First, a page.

Urban Planning News & Opinion

City planners love infill development. So why are cities struggling with it, and how can they do better?

Forestville, Adelaide. Renewal SA, CC BY

Neil G Sipe, The University of Queensland

Infill development is an increasingly hot topic in Australian cities. It involves building on unused or underutilised land within existing urban areas.

City planners see infill development as essential. It’s a way to end urban sprawl and improve service delivery to a growing population at lower cost. Infill development has increased in popularity over several decades because it uses existing physical and social infrastructure, is close to amenities and enhances local economies.

Governments and planners have set infill development targets. However, these targets are not being met. Greenfield projects on undeveloped land continue to outpace infill development.

Perth, for example, has an infill target of 47%. The rate of higher-density infill actually fell recently to 29% of all new development.

However, most states and territories already have the means to deliver more infill development, in the form of land development authorities.

Development Victoria’s residential development, Alfie, is located on a former primary school site in Altona North, south-west Melbourne.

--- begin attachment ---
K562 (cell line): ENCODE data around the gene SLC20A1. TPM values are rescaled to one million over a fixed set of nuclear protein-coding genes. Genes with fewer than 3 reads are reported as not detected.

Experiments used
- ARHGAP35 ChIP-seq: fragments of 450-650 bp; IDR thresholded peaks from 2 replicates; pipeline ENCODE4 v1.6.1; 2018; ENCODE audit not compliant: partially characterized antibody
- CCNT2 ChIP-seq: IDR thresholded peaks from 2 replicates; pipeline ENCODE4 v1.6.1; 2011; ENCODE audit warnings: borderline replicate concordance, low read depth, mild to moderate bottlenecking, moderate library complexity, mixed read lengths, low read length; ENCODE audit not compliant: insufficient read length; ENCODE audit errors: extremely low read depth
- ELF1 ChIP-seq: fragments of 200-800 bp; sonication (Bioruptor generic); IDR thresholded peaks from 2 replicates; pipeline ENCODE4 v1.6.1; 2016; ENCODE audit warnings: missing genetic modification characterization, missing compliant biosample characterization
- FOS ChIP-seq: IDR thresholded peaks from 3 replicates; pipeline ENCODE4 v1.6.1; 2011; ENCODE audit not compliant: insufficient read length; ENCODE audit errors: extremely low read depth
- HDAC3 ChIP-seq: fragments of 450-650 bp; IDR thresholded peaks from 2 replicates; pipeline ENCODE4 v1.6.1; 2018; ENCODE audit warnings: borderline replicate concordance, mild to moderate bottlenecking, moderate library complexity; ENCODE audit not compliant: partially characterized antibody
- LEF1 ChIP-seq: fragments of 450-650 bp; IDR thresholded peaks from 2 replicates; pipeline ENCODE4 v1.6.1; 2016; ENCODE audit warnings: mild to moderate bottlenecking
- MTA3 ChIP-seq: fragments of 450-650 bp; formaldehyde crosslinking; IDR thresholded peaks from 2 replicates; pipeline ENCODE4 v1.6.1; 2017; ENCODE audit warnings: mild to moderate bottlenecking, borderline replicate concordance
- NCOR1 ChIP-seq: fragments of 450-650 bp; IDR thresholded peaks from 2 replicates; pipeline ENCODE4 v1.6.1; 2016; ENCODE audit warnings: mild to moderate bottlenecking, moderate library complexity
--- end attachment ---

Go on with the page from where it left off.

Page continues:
What are the obstacles?

Infill targets aren’t being met for various reasons. These include:

  • opposition from some (but not all) local residents, because of increased noise and traffic disruptions

  • difficulty in assembling enough land to make the project feasibile

  • higher development costs due to land prices and higher densities

  • stronger market demand for greenfield housing

  • need to upgrade infrastructure for infill locations

  • complex and time-consuming planning approvals.

Greenfield development is popular with developers and consumers because it costs less up-front. However, such development may cost society more. These added costs include transport – both public transport and roads – as well as social, health and other government support services.

Ad-hoc, small-scale infill that typically covers only a few lots is happening. Unfortunately, these projects are not enough to achieve infill targets.

And they are creating other problems. They often convert backyards into housing. This reduces open space and adds to urban heat island impacts.

Development WA’s Subi East project is creating an inner-city village for more than 4,000 residents on the edge of Perth CBD.

What have governments done about it?

Governments have worked on increasing infill development for decades. One of the earliest attempts involved land development authorities. The idea originated with the Whitlam government in the early 1970s.

The Commonwealth Department of Urban and Regional Development encouraged states to establish these authorities in response to the “shortages of residential land and the accompanying rapid price rises that occurred in Sydney, as in the other major cities in Australia in the late 1960s and early 1970s”. Their purpose was “to acquire land for present and future urban development and other public uses to help moderate the housing market, stabilise land supply and support the development industry with homesite sales to be made at the lowest practicable price”.